For New Jersey Governor Phil Murphy, the tragic slaughter in the neighboring state of Pennsylvania came on the heels of an emotional trip to Israel that he and his wife, Tammy, had just made. As part of an Economic Development Mission, the couple was accompanied by Rabbi Abe Friedman, a chaplain of the NJ State Police, among his other communal responsibilities. “I’ve known Phil Murphy for years,” he told me when I asked him about the trip, “well before he became governor, and I consider him a personal friend. So it was an honor and a privilege to be invited to accompany him and his wife to serve as a spiritual guide.
“As a community activist and law enforcement liaison, this was not the first time I’d accompanied diplomats and elected officials on their travels. But this trip was strikingly different. It was personal, meaningful and emotional in many ways. I was repeatedly moved when I saw how the governor and his wife were brought to tears several times during our trip.
“Our tour of Yad Vashem was poignant for the Murphys, especially upon seeing the photos of the little children who perished during the Holocaust. I was struck by their genuine sensitivity and compassion. New Jersey is fortunate to have a leader who cares for all residents of the state and is determined to ensure that every segment of the population has a voice.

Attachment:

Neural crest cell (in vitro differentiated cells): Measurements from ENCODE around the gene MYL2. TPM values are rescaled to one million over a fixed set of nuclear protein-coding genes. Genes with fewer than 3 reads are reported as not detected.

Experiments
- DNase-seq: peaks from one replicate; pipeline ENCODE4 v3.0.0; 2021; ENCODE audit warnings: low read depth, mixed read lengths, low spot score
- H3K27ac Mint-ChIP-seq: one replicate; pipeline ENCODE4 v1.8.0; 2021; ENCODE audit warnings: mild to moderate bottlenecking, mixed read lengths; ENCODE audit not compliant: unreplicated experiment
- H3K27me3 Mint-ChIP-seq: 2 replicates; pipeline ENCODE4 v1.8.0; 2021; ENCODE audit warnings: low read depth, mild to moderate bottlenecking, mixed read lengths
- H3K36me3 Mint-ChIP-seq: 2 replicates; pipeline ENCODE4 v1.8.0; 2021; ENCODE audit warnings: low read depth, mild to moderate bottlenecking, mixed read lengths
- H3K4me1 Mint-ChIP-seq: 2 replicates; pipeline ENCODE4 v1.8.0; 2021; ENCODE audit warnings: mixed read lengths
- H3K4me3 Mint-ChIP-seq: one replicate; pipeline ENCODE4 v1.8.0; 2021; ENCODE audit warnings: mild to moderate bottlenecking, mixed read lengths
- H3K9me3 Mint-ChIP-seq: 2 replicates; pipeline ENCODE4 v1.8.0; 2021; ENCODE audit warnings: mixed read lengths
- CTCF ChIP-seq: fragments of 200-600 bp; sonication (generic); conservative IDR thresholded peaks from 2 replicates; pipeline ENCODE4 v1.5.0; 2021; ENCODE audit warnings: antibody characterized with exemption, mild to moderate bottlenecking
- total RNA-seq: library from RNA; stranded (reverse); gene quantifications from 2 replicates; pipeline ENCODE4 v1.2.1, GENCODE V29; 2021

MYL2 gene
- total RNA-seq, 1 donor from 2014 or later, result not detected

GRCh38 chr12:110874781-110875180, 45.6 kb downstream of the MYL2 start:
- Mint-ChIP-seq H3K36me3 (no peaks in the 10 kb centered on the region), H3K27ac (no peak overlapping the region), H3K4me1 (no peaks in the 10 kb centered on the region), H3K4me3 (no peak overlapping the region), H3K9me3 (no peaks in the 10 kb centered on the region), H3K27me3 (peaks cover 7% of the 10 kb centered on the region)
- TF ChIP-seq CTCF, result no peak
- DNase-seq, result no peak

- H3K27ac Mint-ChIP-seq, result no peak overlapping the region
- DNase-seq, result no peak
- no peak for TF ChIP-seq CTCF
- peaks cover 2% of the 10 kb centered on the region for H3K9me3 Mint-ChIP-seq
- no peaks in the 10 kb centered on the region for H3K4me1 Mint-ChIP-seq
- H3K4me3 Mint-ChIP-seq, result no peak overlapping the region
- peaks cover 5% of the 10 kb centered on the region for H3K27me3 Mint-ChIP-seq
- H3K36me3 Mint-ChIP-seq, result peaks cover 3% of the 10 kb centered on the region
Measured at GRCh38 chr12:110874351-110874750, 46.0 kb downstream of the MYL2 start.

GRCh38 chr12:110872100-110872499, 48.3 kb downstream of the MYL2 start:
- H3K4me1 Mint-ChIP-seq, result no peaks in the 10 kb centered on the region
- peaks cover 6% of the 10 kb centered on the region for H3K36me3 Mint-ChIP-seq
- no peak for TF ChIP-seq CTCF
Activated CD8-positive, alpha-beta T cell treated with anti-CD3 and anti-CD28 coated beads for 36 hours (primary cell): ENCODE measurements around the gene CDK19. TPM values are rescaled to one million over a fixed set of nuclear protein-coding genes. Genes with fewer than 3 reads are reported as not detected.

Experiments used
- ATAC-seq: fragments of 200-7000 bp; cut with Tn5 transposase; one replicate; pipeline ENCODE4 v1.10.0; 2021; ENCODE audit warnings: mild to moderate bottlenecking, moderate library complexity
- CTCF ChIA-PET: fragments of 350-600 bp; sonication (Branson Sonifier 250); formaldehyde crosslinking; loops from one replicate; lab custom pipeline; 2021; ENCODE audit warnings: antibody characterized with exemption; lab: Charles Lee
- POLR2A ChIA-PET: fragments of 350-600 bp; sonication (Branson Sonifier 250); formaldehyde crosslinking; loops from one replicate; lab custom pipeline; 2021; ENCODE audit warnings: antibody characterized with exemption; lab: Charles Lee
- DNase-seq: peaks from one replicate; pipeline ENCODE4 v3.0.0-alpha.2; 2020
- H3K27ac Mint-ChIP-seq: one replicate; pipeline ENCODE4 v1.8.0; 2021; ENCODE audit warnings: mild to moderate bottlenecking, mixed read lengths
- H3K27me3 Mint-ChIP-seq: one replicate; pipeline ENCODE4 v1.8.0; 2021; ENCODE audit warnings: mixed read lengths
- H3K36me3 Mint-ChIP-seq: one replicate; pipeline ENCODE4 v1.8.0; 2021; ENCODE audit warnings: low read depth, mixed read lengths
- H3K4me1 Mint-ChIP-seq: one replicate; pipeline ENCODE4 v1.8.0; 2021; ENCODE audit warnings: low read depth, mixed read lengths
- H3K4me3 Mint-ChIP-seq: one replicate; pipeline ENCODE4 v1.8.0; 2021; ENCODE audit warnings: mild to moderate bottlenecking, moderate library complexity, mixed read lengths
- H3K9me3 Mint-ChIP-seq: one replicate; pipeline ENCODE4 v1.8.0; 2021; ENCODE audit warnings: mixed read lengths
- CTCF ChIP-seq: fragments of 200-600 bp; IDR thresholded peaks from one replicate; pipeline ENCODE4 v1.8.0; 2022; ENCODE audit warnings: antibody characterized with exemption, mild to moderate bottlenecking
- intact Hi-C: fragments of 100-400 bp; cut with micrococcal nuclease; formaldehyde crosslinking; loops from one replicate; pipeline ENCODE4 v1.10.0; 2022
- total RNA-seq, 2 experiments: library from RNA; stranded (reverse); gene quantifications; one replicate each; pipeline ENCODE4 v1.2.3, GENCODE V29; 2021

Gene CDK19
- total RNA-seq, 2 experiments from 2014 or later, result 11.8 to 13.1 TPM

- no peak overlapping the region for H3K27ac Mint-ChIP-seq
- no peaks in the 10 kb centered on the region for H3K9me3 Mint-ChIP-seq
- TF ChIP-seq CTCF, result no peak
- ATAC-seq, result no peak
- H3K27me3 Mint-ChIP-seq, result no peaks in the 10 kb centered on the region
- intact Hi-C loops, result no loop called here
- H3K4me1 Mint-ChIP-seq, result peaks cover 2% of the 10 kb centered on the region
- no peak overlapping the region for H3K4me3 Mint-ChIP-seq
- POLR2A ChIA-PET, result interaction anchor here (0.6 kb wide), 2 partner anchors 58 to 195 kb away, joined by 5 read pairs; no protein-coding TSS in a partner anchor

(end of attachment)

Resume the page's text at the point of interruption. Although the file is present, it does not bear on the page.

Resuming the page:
“Sadly, Tammy’s father passed away during our trip and I had the opportunity to light a candle and say Kaddish with her the following morning. It was a difficult day for us to be sure, but it also allowed me to witness the human side of the governor and his wife, and I was overcome by their passion and resilience. From lighting candles at Yad Vashem to planting trees in Yad Kennedy, they were totally engaged in the moment. I saw them not as politicians seeking the next photo op, but as real and caring human beings who are sincerely interested in the land and the people of Israel.”
Governor Phil Murphy, who was elected into office in November 2017 after serving as the United States ambassador to Germany and a lucrative 23-year senior position at Goldman Sachs, was equally passionate when he later spoke to me about the massacre.